Learning About Diversity, Equity, and Inclusion Is an Act of T’shuvah

Inside Leadership

Learning About Diversity, Equity, and Inclusion Is an Act of T’shuvah

Light bulb sitting atop a thought bubble drawn in chalk on a chalkboard

“So I turned about and applied my heart to know, to explore, and to search for wisdom and the reason for things.” – Ecclesiastes 7:25

One of the themes of the High Holidays is reflection, as with the passing of a full year come a lot of memories, both good and bad. We are encouraged to reflect on our accomplishments and the strides we’ve made as Jews and as human beings, and we are also encouraged to examine where we’ve missed the mark and need to apply the concept of t’shuvah (repentance).

It’s important to ask ourselves, too: Where have we missed the mark this year in regard to making room for all Jews and their families as full participants in our communities?

We all try to be the best we can be. We pride ourselves on our open minds, on our progressive Jewish values, and on our commitment to social justice and the pursuit of diversity, inclusion, and equity in the Jewish community and beyond. And yet, as a new year approaches, our communities still have a lot of work to do in order to embrace these qualities.

Our best intentions don’t always yield the best results, and the time approaches to reckon with the work that we’ve yet to accomplish. Part of that reckoning involves taking the time to learn, to “applying our hearts to know” – both in terms of educating ourselves on the work that still needs to be completed, and to learn from those on the margins in our communities about how to do better.

Notice that the verse talks about applying one’s heart to knowing, not one’s mind. What, exactly, does that mean?

Thinking logically about how to be more audaciously hospitable is important, but when we only focus on creating action steps and blueprints, we often fall into the trap of implementing our own narrow world views upon issues that don’t directly affect us.

Applying our hearts, however, means sitting in our discomfort. It means opening ourselves up to the experiences of others and taking their concerns seriously, no matter what our minds may otherwise try and tell us.

Additionally, applying one’s hearts to search for wisdom means searching deeply inward about what that means and what you aim to do. Therefore, determine what you are most curious about within the work of creating a more inclusive community – and start there.

Do you want to learn how to be a better listener? Do you want to help your congregation learn how to become an antiracist synagogue or set up congregational affinity groups dedicated to serving the common interests of a group of people (like an LGBTQ families group, or a multiracial families group)? Are there specific ways in which you’d like to learn about different gender identities and the needs of Jews with disabilities?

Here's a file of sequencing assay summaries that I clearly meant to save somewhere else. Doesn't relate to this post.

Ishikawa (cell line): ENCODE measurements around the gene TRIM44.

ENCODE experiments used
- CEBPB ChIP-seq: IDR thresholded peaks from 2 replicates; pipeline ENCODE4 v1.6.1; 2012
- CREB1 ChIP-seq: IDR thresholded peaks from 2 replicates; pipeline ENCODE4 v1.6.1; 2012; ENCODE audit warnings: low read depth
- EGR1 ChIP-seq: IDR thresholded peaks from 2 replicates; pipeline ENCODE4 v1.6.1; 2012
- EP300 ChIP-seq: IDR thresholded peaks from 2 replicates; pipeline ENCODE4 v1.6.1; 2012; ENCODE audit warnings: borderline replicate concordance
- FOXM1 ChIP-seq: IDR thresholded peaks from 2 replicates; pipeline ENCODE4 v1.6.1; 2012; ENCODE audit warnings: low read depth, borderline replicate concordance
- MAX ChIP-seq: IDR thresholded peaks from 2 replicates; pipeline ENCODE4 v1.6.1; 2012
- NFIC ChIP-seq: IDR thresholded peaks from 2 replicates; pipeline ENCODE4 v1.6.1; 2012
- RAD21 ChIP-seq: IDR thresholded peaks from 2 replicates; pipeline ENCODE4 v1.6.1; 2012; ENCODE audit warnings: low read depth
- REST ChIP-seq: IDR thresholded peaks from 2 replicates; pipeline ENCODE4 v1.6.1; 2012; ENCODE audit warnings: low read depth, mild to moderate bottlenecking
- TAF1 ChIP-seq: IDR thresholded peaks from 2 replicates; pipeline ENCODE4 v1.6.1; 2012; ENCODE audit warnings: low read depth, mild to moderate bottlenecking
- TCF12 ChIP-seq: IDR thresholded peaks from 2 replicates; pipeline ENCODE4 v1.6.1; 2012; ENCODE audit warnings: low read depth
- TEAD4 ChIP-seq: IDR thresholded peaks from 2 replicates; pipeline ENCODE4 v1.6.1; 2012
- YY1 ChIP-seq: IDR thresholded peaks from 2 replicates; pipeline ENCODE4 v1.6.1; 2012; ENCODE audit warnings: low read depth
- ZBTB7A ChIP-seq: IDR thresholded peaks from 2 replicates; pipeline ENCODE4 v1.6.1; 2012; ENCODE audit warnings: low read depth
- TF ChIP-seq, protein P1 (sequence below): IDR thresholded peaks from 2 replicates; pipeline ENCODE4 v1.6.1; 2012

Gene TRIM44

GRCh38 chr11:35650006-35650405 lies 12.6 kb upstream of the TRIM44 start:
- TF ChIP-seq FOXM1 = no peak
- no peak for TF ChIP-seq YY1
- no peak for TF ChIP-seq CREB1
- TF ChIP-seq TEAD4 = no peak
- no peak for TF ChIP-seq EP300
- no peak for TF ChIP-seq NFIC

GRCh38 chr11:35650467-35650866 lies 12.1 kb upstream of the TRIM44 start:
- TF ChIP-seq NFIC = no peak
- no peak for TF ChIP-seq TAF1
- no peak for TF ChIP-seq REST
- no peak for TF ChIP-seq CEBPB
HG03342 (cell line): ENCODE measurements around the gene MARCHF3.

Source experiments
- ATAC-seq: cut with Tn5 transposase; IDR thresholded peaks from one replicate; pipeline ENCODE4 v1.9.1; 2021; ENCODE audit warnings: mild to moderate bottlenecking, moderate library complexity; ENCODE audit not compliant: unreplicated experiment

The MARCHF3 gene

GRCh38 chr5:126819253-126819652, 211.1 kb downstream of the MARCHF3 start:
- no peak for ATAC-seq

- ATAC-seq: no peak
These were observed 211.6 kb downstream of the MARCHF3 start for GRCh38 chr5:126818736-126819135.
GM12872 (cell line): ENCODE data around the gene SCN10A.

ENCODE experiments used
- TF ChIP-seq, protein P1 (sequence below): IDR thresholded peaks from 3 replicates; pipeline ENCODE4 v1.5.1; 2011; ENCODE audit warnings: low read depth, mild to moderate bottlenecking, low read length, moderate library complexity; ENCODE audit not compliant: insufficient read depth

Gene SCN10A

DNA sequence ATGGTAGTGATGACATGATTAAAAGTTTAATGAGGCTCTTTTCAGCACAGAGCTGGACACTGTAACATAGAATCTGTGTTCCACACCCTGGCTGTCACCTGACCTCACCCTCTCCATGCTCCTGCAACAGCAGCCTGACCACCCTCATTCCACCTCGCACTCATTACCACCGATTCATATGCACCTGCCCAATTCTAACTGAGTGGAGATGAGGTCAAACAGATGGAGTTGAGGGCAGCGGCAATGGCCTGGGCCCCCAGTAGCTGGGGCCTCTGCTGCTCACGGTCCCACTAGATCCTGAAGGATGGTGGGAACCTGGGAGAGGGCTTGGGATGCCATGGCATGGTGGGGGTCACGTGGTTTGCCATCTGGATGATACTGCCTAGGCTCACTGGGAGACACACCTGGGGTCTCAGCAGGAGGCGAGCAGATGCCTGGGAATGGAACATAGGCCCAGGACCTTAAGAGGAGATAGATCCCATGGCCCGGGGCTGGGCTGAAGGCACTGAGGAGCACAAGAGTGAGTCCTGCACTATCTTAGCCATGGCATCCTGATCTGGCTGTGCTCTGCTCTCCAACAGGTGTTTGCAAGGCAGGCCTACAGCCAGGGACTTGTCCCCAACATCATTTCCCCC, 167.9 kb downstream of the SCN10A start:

What specific aspects of improving our sacred community do you feel most compelled to take on? With whom do you want to perform this work, and how do you plan on assembling your team?

Once you’ve determined your starting point, figure out what obstacles are preventing you (and your congregational team, if one exists) from implementing this learning process. Do you struggle with a lack of reputable resources at your disposal? Do you or your community have unchecked "blind spots" regarding the lived experiences of Jews on the margins?

Once you determine the obstacles in your path toward t’shuvah, you can better create a blueprint for moving past them.

And remember: The very act of making this blueprint in the first place is t’shuvah in and of itself. Taking the time to learn and question old habits, to challenge norms, and to sit in discomfort means you are, in the words of Ecclesiastes, turning about and heading toward a path grounded in diversity, equity, and inclusion.

Promise yourself – and your Jewish community – that this will be the year you make major changes; that you will act and learn with righteous love every day to achieve the audaciously hospitable communities our Jewish worlds so deeply deserve.

Not sure where to begin? Apply your heart to search for wisdom with assistance from the Union for Reform Judaism's Audacious Hospitality toolkit. Download it now and start learning with your congregation.

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Chris Harrison is the writer and editor for Audacious Hospitality at the Union for Reform Judaism and a fellow in the 2018 JewV’Nation Fellowship’s Jews of Color Leadership Cohort. A graduate of Miami University in Oxford, OH, he holds a degree in creative writing and film studies. He grew up at Payne Chapel A.M.E. Church in Hamilton, OH, and converted to Judaism at Temple Beth El in Bloomfield Hills, MI. Named one of The Jewish Week’s “36 Under 36,” Chris is passionate about Jewish studies, cinema, health and fitness, and bisexual advocacy in the LGBTQ+ community.

Chris Harrison

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